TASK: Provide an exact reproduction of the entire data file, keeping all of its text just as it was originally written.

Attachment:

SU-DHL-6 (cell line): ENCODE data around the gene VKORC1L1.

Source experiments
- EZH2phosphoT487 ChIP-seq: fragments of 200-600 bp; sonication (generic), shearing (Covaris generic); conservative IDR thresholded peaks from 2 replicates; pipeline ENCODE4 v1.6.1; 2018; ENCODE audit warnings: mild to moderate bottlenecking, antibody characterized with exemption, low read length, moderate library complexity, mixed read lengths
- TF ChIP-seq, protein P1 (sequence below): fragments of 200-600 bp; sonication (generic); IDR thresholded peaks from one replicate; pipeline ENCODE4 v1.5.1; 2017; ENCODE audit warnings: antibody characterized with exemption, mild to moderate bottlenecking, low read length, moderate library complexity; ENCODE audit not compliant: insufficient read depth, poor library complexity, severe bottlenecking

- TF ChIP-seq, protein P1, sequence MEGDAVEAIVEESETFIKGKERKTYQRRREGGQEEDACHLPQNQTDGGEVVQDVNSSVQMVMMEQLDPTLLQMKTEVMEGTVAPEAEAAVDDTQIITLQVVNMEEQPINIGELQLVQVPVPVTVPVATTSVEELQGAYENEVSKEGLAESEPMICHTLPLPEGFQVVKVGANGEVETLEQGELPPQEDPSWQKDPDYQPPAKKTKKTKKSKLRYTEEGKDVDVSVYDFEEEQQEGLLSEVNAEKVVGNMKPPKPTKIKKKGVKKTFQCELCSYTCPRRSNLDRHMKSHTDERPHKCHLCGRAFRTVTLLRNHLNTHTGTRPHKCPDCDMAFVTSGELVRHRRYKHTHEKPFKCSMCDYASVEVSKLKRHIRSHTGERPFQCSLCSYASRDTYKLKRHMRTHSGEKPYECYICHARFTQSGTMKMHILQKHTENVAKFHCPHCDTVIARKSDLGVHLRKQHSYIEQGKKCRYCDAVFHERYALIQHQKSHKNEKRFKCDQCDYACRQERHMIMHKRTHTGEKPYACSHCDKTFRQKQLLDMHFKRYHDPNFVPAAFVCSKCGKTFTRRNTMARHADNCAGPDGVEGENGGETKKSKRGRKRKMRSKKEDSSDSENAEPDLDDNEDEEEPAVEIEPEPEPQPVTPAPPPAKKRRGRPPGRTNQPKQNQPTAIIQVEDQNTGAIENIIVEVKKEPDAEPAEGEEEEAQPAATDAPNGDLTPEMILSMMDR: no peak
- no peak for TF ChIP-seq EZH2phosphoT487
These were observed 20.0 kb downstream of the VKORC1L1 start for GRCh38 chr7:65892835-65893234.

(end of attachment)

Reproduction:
SU-DHL-6 (cell line): ENCODE data around the gene VKORC1L1.

Source experiments
- EZH2phosphoT487 ChIP-seq: fragments of 200-600 bp; sonication (generic), shearing (Covaris generic); conservative IDR thresholded peaks from 2 replicates; pipeline ENCODE4 v1.6.1; 2018; ENCODE audit warnings: mild to moderate bottlenecking, antibody characterized with exemption, low read length, moderate library complexity, mixed read lengths
- TF ChIP-seq, protein P1 (sequence below): fragments of 200-600 bp; sonication (generic); IDR thresholded peaks from one replicate; pipeline ENCODE4 v1.5.1; 2017; ENCODE audit warnings: antibody characterized with exemption, mild to moderate bottlenecking, low read length, moderate library complexity; ENCODE audit not compliant: insufficient read depth, poor library complexity, severe bottlenecking

- TF ChIP-seq, protein P1, sequence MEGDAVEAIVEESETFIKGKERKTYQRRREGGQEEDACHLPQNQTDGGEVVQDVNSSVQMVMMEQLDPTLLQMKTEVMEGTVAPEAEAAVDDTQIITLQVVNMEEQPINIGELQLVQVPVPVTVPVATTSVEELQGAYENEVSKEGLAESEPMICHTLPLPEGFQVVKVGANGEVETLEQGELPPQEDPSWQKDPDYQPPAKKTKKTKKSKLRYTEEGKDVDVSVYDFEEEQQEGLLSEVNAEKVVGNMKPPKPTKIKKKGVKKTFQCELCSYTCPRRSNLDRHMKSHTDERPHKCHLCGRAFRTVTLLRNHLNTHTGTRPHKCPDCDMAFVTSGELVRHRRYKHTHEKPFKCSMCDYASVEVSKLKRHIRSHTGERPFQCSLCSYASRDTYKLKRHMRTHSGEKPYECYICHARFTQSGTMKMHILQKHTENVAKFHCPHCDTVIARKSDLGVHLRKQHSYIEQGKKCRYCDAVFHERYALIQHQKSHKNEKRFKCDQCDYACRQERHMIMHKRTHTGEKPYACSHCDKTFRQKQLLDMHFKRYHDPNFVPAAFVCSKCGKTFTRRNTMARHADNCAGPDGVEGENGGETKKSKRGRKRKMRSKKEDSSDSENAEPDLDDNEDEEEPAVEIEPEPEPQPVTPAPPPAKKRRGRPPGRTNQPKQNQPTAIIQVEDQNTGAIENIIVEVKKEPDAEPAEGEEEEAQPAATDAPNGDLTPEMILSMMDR: no peak
- no peak for TF ChIP-seq EZH2phosphoT487
These were observed 20.0 kb downstream of the VKORC1L1 start for GRCh38 chr7:65892835-65893234.